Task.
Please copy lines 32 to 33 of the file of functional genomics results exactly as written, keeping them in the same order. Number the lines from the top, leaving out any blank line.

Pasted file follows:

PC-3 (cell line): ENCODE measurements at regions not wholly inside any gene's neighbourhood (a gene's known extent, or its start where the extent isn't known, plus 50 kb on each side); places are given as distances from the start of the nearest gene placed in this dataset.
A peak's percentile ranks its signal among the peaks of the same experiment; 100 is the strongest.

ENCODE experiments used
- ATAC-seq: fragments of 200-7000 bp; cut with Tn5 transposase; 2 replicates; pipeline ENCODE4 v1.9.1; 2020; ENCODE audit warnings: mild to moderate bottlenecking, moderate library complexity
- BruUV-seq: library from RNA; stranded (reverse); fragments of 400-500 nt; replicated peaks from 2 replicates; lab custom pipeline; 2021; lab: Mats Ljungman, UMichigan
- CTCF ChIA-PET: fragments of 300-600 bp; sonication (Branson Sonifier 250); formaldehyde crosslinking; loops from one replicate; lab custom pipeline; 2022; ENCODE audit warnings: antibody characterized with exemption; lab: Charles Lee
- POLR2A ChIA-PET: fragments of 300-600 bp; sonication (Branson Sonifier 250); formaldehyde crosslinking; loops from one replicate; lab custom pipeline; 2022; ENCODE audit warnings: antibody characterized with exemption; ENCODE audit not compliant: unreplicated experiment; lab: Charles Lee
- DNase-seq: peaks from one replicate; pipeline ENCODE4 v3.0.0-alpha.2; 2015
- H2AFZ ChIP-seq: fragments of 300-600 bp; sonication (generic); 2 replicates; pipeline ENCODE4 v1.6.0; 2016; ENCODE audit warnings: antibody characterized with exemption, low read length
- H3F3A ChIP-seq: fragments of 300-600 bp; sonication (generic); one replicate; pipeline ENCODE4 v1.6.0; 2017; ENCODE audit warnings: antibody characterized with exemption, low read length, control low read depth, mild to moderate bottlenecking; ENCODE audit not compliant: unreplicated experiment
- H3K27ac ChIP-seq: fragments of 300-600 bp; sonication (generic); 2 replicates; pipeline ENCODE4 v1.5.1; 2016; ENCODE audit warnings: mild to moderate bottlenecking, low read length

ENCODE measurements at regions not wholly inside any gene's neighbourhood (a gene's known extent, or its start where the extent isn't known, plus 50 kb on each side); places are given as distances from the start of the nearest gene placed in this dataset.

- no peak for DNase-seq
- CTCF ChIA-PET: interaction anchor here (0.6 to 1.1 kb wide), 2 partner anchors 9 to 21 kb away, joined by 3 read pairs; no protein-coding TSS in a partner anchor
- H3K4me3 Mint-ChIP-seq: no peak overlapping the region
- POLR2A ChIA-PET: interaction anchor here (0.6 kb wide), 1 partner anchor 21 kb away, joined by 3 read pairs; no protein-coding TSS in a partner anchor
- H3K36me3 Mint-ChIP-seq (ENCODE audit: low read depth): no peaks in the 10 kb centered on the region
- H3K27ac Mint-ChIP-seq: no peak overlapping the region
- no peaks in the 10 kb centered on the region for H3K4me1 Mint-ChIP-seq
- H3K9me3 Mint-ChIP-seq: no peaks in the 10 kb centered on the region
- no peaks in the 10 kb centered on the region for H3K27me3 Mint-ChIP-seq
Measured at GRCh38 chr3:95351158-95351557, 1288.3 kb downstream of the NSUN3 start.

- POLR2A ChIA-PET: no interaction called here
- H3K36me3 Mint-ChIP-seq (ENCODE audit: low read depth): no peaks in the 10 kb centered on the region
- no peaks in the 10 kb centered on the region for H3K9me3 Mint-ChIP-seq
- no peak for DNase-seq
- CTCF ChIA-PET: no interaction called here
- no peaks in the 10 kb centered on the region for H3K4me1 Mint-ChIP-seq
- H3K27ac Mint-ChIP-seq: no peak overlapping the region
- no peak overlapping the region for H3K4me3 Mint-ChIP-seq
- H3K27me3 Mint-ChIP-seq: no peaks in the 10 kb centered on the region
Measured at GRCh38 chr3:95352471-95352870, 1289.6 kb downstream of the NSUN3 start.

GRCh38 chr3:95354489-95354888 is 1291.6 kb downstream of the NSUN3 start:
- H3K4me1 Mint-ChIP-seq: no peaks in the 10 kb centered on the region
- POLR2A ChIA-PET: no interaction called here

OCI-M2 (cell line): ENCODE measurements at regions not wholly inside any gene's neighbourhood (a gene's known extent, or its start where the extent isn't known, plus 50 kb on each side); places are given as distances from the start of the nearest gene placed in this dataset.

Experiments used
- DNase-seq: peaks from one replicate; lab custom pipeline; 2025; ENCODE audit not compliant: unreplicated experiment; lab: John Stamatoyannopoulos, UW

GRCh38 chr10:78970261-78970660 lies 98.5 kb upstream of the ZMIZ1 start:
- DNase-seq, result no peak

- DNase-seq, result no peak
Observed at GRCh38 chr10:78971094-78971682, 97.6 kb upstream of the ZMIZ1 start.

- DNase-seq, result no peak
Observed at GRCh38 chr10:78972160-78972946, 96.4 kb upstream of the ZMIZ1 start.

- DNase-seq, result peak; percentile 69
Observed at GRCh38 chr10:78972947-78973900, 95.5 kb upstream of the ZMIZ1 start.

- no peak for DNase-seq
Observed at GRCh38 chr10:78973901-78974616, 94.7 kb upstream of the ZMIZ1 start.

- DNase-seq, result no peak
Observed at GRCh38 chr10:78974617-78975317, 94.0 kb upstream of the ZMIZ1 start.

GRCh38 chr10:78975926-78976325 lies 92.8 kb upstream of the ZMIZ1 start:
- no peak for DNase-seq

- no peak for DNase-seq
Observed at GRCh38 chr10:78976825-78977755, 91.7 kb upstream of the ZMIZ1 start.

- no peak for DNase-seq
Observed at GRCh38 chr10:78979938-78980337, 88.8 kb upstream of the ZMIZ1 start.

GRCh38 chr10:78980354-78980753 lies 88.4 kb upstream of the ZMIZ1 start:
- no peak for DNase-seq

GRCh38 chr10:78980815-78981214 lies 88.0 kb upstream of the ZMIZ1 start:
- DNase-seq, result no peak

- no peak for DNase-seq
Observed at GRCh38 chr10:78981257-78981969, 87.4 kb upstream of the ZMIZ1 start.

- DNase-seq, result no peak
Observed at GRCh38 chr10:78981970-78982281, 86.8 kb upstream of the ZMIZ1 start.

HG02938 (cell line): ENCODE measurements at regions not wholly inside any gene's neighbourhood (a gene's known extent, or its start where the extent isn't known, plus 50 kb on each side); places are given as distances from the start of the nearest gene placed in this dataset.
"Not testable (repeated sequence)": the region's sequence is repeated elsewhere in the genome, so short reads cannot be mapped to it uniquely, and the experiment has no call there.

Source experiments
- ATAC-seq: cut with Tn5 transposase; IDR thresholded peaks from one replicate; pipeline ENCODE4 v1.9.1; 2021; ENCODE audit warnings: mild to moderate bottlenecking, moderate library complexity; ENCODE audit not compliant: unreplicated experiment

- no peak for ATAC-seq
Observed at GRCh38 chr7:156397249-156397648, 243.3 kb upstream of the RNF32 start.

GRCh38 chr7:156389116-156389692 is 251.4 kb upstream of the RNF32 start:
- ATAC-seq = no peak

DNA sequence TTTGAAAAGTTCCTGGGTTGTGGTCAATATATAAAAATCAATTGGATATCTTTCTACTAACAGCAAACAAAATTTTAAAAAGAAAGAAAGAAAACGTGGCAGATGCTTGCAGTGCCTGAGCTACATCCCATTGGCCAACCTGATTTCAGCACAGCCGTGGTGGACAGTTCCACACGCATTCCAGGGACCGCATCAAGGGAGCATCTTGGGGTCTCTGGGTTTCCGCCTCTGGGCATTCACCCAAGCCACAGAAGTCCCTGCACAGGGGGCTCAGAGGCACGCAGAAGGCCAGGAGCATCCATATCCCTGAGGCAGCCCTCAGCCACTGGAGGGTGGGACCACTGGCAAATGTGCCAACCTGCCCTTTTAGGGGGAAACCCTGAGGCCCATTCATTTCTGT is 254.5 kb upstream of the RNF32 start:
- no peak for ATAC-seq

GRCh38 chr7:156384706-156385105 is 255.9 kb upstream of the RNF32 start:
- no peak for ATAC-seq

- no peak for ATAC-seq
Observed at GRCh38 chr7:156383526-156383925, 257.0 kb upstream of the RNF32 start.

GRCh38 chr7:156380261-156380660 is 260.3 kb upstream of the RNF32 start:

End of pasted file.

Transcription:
Measured at GRCh38 chr3:95352471-95352870, 1289.6 kb downstream of the NSUN3 start.

GRCh38 chr3:95354489-95354888 is 1291.6 kb downstream of the NSUN3 start: